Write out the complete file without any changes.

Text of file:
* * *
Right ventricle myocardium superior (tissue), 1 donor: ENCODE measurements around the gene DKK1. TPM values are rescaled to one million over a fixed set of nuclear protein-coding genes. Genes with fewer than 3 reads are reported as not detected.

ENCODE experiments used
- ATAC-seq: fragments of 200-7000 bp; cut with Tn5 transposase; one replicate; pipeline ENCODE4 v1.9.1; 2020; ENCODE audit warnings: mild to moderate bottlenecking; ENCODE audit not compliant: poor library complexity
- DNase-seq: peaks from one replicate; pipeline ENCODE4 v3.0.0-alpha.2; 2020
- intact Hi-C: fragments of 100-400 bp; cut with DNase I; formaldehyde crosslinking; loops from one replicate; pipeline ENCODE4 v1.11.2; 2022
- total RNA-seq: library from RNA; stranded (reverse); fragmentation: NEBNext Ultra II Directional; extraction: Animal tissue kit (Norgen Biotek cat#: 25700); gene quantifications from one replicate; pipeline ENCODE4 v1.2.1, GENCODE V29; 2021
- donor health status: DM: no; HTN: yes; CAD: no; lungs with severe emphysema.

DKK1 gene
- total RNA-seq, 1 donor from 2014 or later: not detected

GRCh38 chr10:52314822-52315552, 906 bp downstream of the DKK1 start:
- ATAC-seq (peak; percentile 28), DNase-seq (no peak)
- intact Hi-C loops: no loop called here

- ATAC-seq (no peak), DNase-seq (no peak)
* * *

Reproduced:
Right ventricle myocardium superior (tissue), 1 donor: ENCODE measurements around the gene DKK1. TPM values are rescaled to one million over a fixed set of nuclear protein-coding genes. Genes with fewer than 3 reads are reported as not detected.

ENCODE experiments used
- ATAC-seq: fragments of 200-7000 bp; cut with Tn5 transposase; one replicate; pipeline ENCODE4 v1.9.1; 2020; ENCODE audit warnings: mild to moderate bottlenecking; ENCODE audit not compliant: poor library complexity
- DNase-seq: peaks from one replicate; pipeline ENCODE4 v3.0.0-alpha.2; 2020
- intact Hi-C: fragments of 100-400 bp; cut with DNase I; formaldehyde crosslinking; loops from one replicate; pipeline ENCODE4 v1.11.2; 2022
- total RNA-seq: library from RNA; stranded (reverse); fragmentation: NEBNext Ultra II Directional; extraction: Animal tissue kit (Norgen Biotek cat#: 25700); gene quantifications from one replicate; pipeline ENCODE4 v1.2.1, GENCODE V29; 2021
- donor health status: DM: no; HTN: yes; CAD: no; lungs with severe emphysema.

DKK1 gene
- total RNA-seq, 1 donor from 2014 or later: not detected

GRCh38 chr10:52314822-52315552, 906 bp downstream of the DKK1 start:
- ATAC-seq (peak; percentile 28), DNase-seq (no peak)
- intact Hi-C loops: no loop called here

- ATAC-seq (no peak), DNase-seq (no peak)